Lesson 4: Abcam’s Minimalist Product Page Update
As I mentioned in Lesson 3: If you can’t get an ROI on AdWords alone, you need to focus your efforts on conversion rate optimization before spending money on PPC.
So what exactly is conversion rate optimization?
It’s simply improving a landing page, so that more people take action.
For most life science companies, this “action” is generally a phone call, a contact form submission, a purchase, a download, or a request for quotation.
Increasing your conversion rate will allow you to reinvest your profits into buying more traffic, which is the true secret sauce for scaling up eCommerce.
Abcam’s Minimalist Product Page Update
At the end of this year, Abcam optimized their product description pages.
I want to walk you through some of the major changes, so you can see which specific elements were updated.
By closely watching the elements they updated and considering why they made those decisions, you may quickly think of ways to improve your own product pages.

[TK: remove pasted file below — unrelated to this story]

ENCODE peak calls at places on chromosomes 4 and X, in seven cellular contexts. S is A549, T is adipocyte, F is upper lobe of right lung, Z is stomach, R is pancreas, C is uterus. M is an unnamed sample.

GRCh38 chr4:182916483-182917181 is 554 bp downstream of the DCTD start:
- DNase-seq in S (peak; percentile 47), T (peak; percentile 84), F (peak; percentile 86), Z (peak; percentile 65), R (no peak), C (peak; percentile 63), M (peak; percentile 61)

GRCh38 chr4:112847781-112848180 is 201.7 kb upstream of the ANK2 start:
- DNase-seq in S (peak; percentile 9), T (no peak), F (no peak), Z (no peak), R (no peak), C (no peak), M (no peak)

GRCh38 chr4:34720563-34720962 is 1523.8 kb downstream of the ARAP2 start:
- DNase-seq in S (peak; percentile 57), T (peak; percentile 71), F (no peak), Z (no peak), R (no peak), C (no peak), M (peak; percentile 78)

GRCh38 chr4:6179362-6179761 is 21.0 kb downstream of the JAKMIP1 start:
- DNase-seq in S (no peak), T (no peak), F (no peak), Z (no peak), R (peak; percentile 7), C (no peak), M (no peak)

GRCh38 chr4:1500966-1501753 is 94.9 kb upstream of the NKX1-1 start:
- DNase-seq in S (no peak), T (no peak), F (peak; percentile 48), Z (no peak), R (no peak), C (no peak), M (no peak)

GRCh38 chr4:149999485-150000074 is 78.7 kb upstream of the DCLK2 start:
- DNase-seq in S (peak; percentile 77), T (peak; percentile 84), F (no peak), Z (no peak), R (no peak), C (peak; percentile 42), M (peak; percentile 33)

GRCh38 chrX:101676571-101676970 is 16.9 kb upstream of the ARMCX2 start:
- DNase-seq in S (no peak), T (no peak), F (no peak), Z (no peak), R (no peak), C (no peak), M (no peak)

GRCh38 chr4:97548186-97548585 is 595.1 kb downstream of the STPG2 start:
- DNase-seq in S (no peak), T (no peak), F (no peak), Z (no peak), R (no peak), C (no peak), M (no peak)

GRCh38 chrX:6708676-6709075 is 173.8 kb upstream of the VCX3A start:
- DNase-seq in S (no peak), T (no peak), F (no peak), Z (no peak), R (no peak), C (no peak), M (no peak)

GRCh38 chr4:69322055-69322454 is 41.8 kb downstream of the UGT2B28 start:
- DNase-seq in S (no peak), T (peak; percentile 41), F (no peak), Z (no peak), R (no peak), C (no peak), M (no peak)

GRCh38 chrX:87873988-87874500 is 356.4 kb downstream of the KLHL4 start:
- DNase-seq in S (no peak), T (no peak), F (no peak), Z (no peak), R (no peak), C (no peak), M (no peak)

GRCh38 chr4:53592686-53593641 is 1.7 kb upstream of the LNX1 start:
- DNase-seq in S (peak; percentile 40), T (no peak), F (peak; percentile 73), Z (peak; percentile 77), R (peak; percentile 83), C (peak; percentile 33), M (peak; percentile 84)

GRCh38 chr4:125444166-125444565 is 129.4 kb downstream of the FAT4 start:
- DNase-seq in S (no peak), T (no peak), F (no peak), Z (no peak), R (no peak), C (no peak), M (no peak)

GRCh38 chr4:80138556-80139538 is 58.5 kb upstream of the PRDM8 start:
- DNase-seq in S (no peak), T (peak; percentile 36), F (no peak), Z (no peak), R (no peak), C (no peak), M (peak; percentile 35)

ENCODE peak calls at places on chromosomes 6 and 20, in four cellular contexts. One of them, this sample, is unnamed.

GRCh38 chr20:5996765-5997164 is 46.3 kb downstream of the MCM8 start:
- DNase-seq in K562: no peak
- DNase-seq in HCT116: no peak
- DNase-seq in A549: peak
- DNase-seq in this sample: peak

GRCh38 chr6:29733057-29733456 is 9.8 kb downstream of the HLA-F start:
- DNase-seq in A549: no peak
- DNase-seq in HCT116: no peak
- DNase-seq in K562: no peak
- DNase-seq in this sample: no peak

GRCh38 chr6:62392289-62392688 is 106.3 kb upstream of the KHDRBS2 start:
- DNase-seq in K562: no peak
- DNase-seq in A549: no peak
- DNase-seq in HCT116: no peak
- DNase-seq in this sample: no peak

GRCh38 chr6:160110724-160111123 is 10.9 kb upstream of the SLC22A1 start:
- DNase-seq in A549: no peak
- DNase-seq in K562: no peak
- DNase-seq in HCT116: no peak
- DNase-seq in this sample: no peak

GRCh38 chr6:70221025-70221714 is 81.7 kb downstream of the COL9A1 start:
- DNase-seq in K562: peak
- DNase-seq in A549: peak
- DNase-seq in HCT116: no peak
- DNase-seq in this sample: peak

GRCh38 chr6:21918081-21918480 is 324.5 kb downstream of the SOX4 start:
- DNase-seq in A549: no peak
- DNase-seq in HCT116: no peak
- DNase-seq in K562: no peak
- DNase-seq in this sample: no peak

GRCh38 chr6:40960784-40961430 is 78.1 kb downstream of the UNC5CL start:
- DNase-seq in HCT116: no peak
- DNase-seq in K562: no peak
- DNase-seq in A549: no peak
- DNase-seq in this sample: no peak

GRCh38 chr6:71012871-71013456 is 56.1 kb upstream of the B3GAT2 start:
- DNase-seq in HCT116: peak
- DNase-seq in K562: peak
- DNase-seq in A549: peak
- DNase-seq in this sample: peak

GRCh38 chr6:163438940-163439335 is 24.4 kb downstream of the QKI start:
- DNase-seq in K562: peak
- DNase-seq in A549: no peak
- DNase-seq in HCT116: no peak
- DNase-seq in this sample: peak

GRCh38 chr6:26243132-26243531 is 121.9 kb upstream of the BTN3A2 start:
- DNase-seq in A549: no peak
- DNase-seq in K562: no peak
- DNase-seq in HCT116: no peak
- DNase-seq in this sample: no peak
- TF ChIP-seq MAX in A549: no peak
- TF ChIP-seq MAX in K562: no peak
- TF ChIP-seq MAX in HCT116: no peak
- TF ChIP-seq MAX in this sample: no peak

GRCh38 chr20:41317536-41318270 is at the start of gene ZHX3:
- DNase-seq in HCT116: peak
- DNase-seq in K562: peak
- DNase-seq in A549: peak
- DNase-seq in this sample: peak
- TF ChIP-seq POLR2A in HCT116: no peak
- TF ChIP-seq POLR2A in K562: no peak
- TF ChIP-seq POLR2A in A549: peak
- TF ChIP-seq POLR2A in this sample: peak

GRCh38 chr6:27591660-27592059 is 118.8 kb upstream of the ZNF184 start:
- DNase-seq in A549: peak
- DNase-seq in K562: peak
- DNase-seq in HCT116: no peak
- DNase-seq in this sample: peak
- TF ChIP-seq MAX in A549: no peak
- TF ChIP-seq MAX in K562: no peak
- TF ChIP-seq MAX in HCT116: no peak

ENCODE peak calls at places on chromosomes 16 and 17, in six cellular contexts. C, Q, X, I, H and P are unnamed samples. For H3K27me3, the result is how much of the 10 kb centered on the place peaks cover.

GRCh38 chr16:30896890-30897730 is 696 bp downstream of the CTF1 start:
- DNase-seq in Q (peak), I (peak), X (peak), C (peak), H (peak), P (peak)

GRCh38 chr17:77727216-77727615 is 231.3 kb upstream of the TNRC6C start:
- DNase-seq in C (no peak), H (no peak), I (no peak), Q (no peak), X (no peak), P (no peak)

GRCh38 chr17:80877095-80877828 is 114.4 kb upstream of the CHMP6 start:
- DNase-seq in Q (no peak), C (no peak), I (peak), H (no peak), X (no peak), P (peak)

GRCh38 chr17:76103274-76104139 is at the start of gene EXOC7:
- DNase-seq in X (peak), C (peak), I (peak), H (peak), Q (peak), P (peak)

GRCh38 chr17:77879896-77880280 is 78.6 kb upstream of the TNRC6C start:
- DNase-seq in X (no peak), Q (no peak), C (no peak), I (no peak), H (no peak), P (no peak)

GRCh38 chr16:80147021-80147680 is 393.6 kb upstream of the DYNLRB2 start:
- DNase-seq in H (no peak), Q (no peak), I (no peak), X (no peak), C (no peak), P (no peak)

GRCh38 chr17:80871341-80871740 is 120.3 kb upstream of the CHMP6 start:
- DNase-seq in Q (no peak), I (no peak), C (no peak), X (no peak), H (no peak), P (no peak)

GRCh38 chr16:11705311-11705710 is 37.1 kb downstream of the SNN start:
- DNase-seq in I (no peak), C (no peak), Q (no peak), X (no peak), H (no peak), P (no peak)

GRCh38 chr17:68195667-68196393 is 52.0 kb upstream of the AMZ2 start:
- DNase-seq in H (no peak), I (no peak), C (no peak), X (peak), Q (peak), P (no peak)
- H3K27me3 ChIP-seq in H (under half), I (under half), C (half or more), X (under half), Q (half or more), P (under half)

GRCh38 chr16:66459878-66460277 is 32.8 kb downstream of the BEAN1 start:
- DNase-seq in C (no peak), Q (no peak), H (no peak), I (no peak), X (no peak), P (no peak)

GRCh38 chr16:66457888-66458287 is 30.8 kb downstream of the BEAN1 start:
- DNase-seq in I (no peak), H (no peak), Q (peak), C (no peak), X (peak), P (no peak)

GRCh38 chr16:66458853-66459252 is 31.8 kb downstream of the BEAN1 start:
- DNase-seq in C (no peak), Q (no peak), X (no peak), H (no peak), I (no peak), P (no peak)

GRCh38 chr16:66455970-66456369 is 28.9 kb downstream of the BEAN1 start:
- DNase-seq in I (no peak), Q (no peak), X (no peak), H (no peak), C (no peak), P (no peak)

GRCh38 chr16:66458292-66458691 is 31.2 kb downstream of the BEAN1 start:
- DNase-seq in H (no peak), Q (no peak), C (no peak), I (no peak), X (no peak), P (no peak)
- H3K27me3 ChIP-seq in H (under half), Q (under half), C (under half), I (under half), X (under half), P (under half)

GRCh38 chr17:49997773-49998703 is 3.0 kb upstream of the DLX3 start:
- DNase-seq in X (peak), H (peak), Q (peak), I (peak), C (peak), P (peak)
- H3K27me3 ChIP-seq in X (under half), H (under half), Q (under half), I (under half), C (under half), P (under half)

The update launched in mid-November 2018. Before-and-after screenshots are below:
Note: The screenshot doesn’t show the “Add to Cart” widget loaded, but you can see an example of the old widget here.
As you can see, the layout for the new product page feels very clean. The balance and flow of the page guides the eye along an intentional journey.
First, there’s a solid dark header that draws the eye to one featured image. Then the eye moves up to the right, where it sees the price, which is now the largest font on the page.